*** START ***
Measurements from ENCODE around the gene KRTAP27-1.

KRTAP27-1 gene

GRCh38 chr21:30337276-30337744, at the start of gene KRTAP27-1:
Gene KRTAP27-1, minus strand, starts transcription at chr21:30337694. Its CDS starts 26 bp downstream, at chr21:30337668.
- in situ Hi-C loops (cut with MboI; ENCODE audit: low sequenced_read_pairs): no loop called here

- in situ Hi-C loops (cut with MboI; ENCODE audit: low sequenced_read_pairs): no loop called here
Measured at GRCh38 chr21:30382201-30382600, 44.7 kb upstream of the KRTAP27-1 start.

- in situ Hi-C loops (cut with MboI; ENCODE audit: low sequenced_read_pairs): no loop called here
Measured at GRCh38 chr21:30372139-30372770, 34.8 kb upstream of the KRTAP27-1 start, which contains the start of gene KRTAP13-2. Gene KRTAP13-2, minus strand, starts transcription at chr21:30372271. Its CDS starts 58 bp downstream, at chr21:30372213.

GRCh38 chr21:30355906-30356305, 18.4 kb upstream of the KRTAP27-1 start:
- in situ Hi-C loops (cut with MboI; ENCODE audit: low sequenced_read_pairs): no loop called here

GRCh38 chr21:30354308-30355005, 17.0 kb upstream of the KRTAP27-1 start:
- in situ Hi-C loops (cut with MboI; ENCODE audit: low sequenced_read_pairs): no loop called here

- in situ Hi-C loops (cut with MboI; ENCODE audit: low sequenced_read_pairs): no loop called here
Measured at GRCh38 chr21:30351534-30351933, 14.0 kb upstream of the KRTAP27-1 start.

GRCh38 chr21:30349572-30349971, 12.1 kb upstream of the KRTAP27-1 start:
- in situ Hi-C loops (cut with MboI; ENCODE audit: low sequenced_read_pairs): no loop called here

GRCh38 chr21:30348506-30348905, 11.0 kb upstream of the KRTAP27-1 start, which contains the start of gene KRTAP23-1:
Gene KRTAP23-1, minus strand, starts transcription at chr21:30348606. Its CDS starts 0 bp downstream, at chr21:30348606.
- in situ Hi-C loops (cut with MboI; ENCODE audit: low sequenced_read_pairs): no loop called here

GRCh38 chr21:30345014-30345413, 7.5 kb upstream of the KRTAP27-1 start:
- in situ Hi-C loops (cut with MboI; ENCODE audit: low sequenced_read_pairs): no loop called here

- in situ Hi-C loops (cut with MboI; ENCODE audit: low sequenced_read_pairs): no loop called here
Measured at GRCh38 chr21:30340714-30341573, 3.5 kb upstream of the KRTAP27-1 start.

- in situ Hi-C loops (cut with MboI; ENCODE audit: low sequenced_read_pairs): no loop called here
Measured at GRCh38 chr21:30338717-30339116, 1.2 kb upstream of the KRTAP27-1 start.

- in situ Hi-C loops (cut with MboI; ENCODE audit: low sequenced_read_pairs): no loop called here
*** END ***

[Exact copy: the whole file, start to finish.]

Measurements from ENCODE around the gene KRTAP27-1.

KRTAP27-1 gene

GRCh38 chr21:30337276-30337744, at the start of gene KRTAP27-1:
Gene KRTAP27-1, minus strand, starts transcription at chr21:30337694. Its CDS starts 26 bp downstream, at chr21:30337668.
- in situ Hi-C loops (cut with MboI; ENCODE audit: low sequenced_read_pairs): no loop called here

- in situ Hi-C loops (cut with MboI; ENCODE audit: low sequenced_read_pairs): no loop called here
Measured at GRCh38 chr21:30382201-30382600, 44.7 kb upstream of the KRTAP27-1 start.

- in situ Hi-C loops (cut with MboI; ENCODE audit: low sequenced_read_pairs): no loop called here
Measured at GRCh38 chr21:30372139-30372770, 34.8 kb upstream of the KRTAP27-1 start, which contains the start of gene KRTAP13-2. Gene KRTAP13-2, minus strand, starts transcription at chr21:30372271. Its CDS starts 58 bp downstream, at chr21:30372213.

GRCh38 chr21:30355906-30356305, 18.4 kb upstream of the KRTAP27-1 start:
- in situ Hi-C loops (cut with MboI; ENCODE audit: low sequenced_read_pairs): no loop called here

GRCh38 chr21:30354308-30355005, 17.0 kb upstream of the KRTAP27-1 start:
- in situ Hi-C loops (cut with MboI; ENCODE audit: low sequenced_read_pairs): no loop called here

- in situ Hi-C loops (cut with MboI; ENCODE audit: low sequenced_read_pairs): no loop called here
Measured at GRCh38 chr21:30351534-30351933, 14.0 kb upstream of the KRTAP27-1 start.

GRCh38 chr21:30349572-30349971, 12.1 kb upstream of the KRTAP27-1 start:
- in situ Hi-C loops (cut with MboI; ENCODE audit: low sequenced_read_pairs): no loop called here

GRCh38 chr21:30348506-30348905, 11.0 kb upstream of the KRTAP27-1 start, which contains the start of gene KRTAP23-1:
Gene KRTAP23-1, minus strand, starts transcription at chr21:30348606. Its CDS starts 0 bp downstream, at chr21:30348606.
- in situ Hi-C loops (cut with MboI; ENCODE audit: low sequenced_read_pairs): no loop called here

GRCh38 chr21:30345014-30345413, 7.5 kb upstream of the KRTAP27-1 start:
- in situ Hi-C loops (cut with MboI; ENCODE audit: low sequenced_read_pairs): no loop called here

- in situ Hi-C loops (cut with MboI; ENCODE audit: low sequenced_read_pairs): no loop called here
Measured at GRCh38 chr21:30340714-30341573, 3.5 kb upstream of the KRTAP27-1 start.

- in situ Hi-C loops (cut with MboI; ENCODE audit: low sequenced_read_pairs): no loop called here
Measured at GRCh38 chr21:30338717-30339116, 1.2 kb upstream of the KRTAP27-1 start.

- in situ Hi-C loops (cut with MboI; ENCODE audit: low sequenced_read_pairs): no loop called here